A lot of entertainment media has been made over the years in which dinosaurs make an appearance...or in some cases play a prominent role.  More often than not said media goes in fairly predictable directions when it comes to depicting these "terrible lizards."  The thing is though, when it comes to the truth about dinosaurs, they're a lot more bizarre than most stories make them out to be.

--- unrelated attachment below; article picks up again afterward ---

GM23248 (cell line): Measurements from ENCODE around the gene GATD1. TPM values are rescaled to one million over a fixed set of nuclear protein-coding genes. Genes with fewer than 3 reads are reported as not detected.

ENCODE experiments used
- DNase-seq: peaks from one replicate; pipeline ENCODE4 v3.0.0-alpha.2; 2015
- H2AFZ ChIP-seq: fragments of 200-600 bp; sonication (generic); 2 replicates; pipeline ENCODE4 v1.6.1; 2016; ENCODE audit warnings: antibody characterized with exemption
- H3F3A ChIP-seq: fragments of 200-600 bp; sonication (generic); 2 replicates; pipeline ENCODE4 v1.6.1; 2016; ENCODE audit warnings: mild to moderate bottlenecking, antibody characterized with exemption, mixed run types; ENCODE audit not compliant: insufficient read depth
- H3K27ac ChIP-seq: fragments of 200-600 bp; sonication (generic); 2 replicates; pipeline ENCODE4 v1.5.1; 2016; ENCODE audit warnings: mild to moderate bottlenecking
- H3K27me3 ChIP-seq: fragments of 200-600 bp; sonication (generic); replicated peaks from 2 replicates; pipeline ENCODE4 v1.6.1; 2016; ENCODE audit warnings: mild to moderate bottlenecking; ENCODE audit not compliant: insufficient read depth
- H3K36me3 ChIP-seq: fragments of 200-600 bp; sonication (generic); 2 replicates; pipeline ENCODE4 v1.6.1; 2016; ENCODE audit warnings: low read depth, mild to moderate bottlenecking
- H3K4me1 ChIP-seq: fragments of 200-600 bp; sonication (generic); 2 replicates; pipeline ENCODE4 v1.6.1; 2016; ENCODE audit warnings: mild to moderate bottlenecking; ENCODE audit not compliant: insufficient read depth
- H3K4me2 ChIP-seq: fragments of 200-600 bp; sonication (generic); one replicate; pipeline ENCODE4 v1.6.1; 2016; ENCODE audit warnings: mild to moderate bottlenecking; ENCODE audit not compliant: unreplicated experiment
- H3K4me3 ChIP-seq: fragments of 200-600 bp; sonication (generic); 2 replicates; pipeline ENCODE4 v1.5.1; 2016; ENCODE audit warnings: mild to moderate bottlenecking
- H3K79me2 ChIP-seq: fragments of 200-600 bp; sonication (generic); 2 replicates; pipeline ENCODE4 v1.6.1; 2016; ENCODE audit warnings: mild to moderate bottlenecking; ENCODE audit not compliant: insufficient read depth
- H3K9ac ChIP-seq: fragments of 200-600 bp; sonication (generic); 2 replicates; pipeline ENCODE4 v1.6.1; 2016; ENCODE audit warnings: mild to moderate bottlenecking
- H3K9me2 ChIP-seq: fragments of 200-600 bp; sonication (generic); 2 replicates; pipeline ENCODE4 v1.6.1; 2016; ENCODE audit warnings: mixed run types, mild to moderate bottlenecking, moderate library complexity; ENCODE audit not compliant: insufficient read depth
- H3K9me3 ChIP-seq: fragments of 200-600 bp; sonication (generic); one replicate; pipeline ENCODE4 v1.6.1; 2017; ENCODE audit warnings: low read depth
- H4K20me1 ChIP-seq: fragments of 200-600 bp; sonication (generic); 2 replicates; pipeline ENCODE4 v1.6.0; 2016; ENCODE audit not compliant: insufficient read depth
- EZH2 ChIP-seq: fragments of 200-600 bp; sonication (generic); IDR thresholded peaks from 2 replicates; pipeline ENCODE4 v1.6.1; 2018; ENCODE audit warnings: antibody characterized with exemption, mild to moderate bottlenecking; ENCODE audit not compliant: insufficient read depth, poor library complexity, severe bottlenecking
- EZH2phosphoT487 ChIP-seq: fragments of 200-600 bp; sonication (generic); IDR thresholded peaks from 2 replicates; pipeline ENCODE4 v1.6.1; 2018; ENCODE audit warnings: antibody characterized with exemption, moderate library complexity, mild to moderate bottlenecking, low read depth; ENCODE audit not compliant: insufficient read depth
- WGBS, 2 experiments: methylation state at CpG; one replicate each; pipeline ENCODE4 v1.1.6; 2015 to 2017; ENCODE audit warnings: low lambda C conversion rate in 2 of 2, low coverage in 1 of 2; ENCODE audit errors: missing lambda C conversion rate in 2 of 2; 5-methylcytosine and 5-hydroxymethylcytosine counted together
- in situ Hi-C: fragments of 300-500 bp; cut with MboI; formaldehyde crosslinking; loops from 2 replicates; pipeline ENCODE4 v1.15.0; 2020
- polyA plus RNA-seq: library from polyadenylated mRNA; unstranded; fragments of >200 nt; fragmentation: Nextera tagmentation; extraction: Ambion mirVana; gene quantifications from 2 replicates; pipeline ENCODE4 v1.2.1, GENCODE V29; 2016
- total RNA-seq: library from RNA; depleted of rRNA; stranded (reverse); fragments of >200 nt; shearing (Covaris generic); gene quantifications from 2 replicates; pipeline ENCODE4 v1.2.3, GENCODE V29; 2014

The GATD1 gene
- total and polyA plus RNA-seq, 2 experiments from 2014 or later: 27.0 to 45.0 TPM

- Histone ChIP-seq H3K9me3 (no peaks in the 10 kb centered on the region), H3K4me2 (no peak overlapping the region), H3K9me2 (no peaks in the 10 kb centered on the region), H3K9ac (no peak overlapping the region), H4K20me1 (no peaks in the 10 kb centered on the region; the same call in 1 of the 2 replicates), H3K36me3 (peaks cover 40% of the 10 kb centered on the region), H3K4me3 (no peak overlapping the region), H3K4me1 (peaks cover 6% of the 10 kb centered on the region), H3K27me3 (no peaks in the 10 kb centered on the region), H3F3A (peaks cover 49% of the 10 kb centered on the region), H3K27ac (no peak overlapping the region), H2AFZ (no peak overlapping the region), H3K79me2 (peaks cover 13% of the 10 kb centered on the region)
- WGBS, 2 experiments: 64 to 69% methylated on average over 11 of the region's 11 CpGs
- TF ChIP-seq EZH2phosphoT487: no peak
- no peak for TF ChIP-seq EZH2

Take sauropods, those long necked/tailed herbivores for example...they had hollow, air-filled, almost honeycomb looking bones to reduce weight.  Their teeth were uniformly identical pegs that functioned like a pair of under/over garden rakes used to strip large quantities of leaves off plants - no chewing involved!  Due to the wear-and-tear of constantly eating sauropods grew in new teeth on a monthly basis.  Their heads, when viewed from the side weren't much bigger than an adult horse.  From the front though, they were much wider and box-like, again, for greater chomping efficiency.  The lungs were also quite a bit different than what humans possess.  Most likely, they were akin to the more complex arrangement that birds have.  Thermal temperature regulation was also probably an issue because of their immense size.  Many paleontologists think they radiated excess heat through their necks and tails.  By modern standards these creatures would probably seem fairly lethargic, only taking a step or two now and then while feeding.  In other words, they were giant slow-motion foliage vacuums that sweeped up wide swaths of plantlife as they grazed.